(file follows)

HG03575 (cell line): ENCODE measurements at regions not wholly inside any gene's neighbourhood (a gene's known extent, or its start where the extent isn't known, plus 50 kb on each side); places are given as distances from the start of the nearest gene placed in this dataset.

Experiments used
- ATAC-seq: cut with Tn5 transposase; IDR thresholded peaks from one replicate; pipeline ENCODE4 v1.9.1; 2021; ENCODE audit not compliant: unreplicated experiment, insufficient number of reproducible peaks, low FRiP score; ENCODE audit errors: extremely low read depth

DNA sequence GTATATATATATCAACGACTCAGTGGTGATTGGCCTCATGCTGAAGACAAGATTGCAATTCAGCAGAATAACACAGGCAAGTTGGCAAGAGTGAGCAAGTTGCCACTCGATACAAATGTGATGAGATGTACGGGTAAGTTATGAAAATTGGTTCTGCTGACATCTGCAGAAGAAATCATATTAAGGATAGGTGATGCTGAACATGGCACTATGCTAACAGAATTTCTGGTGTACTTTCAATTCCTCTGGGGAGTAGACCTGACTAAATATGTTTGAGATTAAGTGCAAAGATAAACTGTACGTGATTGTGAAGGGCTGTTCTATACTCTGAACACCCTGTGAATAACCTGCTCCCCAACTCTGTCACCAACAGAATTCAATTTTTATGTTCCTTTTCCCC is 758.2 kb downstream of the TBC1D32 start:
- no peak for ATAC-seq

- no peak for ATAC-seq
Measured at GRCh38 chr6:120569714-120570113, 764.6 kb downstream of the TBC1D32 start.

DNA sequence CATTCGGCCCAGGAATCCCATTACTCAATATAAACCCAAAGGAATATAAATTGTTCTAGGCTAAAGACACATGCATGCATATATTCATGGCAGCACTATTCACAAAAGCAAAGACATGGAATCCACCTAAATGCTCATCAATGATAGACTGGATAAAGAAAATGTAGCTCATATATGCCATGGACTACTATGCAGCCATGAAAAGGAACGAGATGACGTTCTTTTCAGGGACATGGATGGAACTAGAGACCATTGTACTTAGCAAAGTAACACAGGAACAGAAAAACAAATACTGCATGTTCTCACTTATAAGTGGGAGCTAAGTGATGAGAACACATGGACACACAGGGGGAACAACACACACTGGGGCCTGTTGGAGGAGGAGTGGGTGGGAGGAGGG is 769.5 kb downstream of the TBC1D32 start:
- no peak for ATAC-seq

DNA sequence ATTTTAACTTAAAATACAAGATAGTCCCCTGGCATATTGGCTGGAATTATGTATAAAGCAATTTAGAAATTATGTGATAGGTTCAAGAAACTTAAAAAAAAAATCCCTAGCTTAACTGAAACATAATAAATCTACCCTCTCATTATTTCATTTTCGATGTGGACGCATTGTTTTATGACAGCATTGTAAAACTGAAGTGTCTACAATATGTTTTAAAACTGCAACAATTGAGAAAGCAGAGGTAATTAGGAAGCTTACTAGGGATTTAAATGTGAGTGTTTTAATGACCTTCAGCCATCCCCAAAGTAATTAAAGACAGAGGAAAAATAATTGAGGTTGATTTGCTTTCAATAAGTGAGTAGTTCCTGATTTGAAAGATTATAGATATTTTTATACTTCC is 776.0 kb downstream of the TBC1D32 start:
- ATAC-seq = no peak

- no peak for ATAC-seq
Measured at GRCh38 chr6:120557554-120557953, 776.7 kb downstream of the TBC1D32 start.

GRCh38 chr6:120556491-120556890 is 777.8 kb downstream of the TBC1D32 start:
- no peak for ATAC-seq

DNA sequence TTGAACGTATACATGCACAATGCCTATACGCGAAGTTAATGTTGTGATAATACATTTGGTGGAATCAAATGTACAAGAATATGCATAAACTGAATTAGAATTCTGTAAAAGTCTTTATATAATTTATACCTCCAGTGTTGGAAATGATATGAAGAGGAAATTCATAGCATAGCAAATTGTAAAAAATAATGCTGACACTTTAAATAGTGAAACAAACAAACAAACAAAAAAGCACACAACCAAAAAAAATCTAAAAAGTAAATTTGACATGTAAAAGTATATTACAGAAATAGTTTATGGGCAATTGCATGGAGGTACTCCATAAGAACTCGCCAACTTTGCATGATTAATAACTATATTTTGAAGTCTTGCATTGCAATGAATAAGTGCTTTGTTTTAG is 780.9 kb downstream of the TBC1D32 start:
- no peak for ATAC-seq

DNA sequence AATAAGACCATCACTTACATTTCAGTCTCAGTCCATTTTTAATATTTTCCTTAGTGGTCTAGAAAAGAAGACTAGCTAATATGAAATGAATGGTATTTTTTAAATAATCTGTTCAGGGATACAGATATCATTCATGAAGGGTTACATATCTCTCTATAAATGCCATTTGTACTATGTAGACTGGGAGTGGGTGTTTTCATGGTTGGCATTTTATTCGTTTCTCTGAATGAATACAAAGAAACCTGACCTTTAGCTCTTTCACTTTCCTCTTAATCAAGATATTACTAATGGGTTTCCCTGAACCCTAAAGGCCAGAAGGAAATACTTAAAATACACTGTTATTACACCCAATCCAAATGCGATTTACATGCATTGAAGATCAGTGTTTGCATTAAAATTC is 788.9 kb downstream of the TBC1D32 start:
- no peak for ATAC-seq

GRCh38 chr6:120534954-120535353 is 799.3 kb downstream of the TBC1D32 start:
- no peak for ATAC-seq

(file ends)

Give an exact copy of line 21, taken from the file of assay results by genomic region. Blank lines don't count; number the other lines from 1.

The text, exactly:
- no peak for ATAC-seq